We monitored the CRE epidemic in our hospital and determined that KPC-2 carbapenemase was a major risk to patient health and the IncX3-type plasmid played a vital role in the spread of the blaNDM-1 gene among the CRE.

PDF

http://www.ncbi.nlm.nih.gov/pmc/articles/PMC4457825/pdf/pone.0129454.pdf

August 21, 2015 at 8:15 am

Mechanisms of antimicrobial resistance in Gram-negative bacilli.

Ann Intensive Care. 2015 Dec;5(1):61.

REVIEW

Ruppé É1, Woerther PL, Barbier F.

1Department of Infectious Diseases, Genomic Research Laboratory, Geneva University Hospitals, Geneva, Switzerland, etienne.ruppe@gmail.com

Abstract

The burden of multidrug resistance in Gram-negative bacilli (GNB) now represents a daily issue for the management of antimicrobial therapy in intensive care unit (ICU) patients.

In Enterobacteriaceae, the dramatic increase in the rates of resistance to third-generation cephalosporins mainly results from the spread of plasmid-borne extended-spectrum beta-lactamase (ESBL), especially those belonging to the CTX-M family.

The efficacy of beta-lactam/beta-lactamase inhibitor associations for severe infections due to ESBL-producing Enterobacteriaceae has not been adequately evaluated in critically ill patients, and carbapenems still stands as the first-line choice in this situation.

However, carbapenemase-producing strains have emerged worldwide over the past decade. VIM- and NDM-type metallo-beta-lactamases, OXA-48 and KPC appear as the most successful enzymes and may threaten the efficacy of carbapenems in the near future.

ESBL- and carbapenemase-encoding plasmids frequently bear resistance determinants for other antimicrobial classes, including aminoglycosides (aminoglycoside-modifying enzymes or 16S rRNA methylases) and fluoroquinolones (Qnr, AAC(6′)-Ib-cr or efflux pumps), a key feature that fosters the spread of multidrug resistance in Enterobacteriaceae.

In non-fermenting GNB such as Pseudomonas aeruginosa, Acinetobacter baumannii and Stenotrophomonas maltophilia, multidrug resistance may emerge following the sole occurrence of sequential chromosomal mutations, which may lead to the overproduction of intrinsic beta-lactamases, hyper-expression of efflux pumps, target modifications and permeability alterations.

P. aeruginosa and A. baumannii also have the ability to acquire mobile genetic elements encoding resistance determinants, including carbapenemases.

Available options for the treatment of ICU-acquired infections due to carbapenem-resistant GNB are currently scarce, and recent reports emphasizing the spread of colistin resistance in environments with high volume of polymyxins use elicit major concern.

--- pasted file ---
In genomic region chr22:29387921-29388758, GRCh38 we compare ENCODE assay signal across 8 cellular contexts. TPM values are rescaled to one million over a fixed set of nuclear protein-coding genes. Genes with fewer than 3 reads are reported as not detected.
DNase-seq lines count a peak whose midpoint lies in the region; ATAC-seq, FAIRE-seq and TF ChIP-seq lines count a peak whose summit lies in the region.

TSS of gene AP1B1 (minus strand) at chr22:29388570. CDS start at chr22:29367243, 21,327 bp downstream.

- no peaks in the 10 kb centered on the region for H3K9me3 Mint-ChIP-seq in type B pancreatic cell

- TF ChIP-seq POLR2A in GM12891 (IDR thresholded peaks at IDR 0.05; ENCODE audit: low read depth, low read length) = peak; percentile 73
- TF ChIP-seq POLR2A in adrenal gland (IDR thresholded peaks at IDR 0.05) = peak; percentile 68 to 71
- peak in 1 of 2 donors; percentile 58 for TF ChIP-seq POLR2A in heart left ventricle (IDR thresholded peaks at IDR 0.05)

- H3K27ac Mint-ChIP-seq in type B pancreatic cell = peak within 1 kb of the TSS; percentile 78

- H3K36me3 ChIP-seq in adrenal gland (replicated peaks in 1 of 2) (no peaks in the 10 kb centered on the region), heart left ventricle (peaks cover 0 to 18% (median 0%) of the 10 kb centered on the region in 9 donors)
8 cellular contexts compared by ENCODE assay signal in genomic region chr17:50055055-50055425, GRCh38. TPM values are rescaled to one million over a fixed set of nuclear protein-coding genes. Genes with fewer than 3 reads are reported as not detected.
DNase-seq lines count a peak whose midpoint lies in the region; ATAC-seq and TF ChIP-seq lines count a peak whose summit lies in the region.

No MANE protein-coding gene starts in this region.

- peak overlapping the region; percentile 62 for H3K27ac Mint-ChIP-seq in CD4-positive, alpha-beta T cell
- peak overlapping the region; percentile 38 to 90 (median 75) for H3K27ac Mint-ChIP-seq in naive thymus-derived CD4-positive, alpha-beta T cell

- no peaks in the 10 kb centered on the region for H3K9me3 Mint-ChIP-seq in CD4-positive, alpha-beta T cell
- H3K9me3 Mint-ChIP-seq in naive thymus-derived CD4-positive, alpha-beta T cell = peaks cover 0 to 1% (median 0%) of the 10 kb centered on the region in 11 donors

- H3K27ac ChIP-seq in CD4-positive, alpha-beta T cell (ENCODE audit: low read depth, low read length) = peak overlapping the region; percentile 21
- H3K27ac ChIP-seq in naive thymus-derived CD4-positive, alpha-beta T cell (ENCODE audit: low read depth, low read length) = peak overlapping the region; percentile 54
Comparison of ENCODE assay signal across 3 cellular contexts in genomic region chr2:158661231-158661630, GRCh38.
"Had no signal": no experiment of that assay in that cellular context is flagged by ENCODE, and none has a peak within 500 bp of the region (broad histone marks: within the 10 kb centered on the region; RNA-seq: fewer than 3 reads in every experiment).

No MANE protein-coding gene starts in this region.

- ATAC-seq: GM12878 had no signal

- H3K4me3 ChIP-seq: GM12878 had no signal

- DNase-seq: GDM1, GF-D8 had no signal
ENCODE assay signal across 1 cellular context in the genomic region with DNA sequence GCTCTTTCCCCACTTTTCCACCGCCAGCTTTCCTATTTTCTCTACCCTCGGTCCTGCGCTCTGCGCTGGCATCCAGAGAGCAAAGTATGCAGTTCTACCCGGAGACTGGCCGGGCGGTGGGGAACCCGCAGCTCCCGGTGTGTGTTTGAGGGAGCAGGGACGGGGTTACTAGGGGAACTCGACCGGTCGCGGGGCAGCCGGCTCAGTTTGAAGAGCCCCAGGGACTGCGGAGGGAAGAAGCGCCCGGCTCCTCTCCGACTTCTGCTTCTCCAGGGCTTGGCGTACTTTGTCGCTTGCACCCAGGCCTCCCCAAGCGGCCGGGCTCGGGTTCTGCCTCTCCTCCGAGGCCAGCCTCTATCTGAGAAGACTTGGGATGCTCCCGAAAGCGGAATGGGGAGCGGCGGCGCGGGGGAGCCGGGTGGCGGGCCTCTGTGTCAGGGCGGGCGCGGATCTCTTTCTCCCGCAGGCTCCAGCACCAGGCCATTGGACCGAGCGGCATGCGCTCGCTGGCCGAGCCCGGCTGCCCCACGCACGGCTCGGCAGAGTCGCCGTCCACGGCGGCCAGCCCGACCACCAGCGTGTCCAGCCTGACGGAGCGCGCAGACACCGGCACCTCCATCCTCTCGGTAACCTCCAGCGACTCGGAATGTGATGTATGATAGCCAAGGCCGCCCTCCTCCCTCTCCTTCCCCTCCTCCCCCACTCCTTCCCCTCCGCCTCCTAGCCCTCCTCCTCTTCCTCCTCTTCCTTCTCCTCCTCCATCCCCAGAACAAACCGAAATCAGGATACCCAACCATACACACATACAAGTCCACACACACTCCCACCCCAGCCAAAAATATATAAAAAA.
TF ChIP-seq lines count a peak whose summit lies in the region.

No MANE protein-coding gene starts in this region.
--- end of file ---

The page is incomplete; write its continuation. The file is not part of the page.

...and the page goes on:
PDF

http://www.ncbi.nlm.nih.gov/pmc/articles/PMC4531117/pdf/13613_2015_Article_61.pdf

August 21, 2015 at 8:12 am

KPC-2-producing Klebsiella pneumoniae in a hospital in the Midwest region of Brazil.

Braz J Microbiol. 2015 Jun 1;46(2):501-4.

Biberg CA1, Rodrigues AC2, do Carmo SF2, Chaves CE3, Gales AC4, Chang MR1.

1Universidade Federal de Mato Grosso do Sul, Laboratório de Pesquisas Microbiológicas, Universidade Federal de Mato Grosso do Sul, Campo Grande, MS, Brasil, Laboratório de Pesquisas Microbiológicas, Universidade Federal de Mato Grosso do Sul, Campo Grande, MS, Brazil.

2Hospital Regional de Mato Grosso do Sul, Campo Grande, MS, Brasil, Laboratório de Microbiologia do Hospital Regional Rosa Pedrossian de Mato Grosso do Sul, Campo Grande, MS, Brazil.

3Hospital Regional de Mato Grosso do Sul, Campo Grande, MS, Brasil, Comissão de Controle de Infecção Hospitalar, Hospital Regional Rosa Pedrossian de Mato Grosso do Sul, Campo Grande, MS, Brazil.

4Universidade Federal de São Paulo, Laboratório Alerta, Divisão de Doenças Infecciosas, Universidade Federal de São Paulo, São Paulo, SP, Brasil, Laboratório Alerta, Divisão de Doenças Infecciosas, Universidade Federal de São Paulo, São Paulo, SP, Brazil.

Abstract

The emergence of β-lactamase-producing Enterobacteriaceae in the last few decades has become major challenge faced by hospitals.

In this study, isolates of Klebsiella pneumoniae carbapenemase-2 (KPC-2)-producing K. pneumoniae from a tertiary hospital in Mato Grosso do Sul, Brazil, were characterized.

Bacterial identification was performed by matrix-assisted laser desorption/ionization time-of-flight (MALDI-TOF; Bruker Daltonics, Germany) mass spectrometry.

The minimum inhibitory concentrations of carbapenems were determined using the agar dilution method as recommended by the Clinical Laboratory Standards Institute guidelines.

Carbapenemase production was detected using the modified Hodge test (MHT) and polymerase chain reaction (PCR), followed by DNA sequencing.

Of 360 (12.2%) K. pneumoniae isolates obtained between May 2009 and May 2010, 44 (12.2%) were carbapenem nonsusceptible. Of these 44 isolates, thirty-six K. pneumoniae isolates that were positive by MHT and PCR carried the bla KPC-2 gene.

Thus, KPC-2producing Klebsiella pneumoniae has been present in a Brazilian hospital located in the Midwest region since at least 2009.

PDF

http://www.ncbi.nlm.nih.gov/pmc/articles/PMC4507542/pdf/1517-8382-bjm-46-2-501.pdf

August 21, 2015 at 8:10 am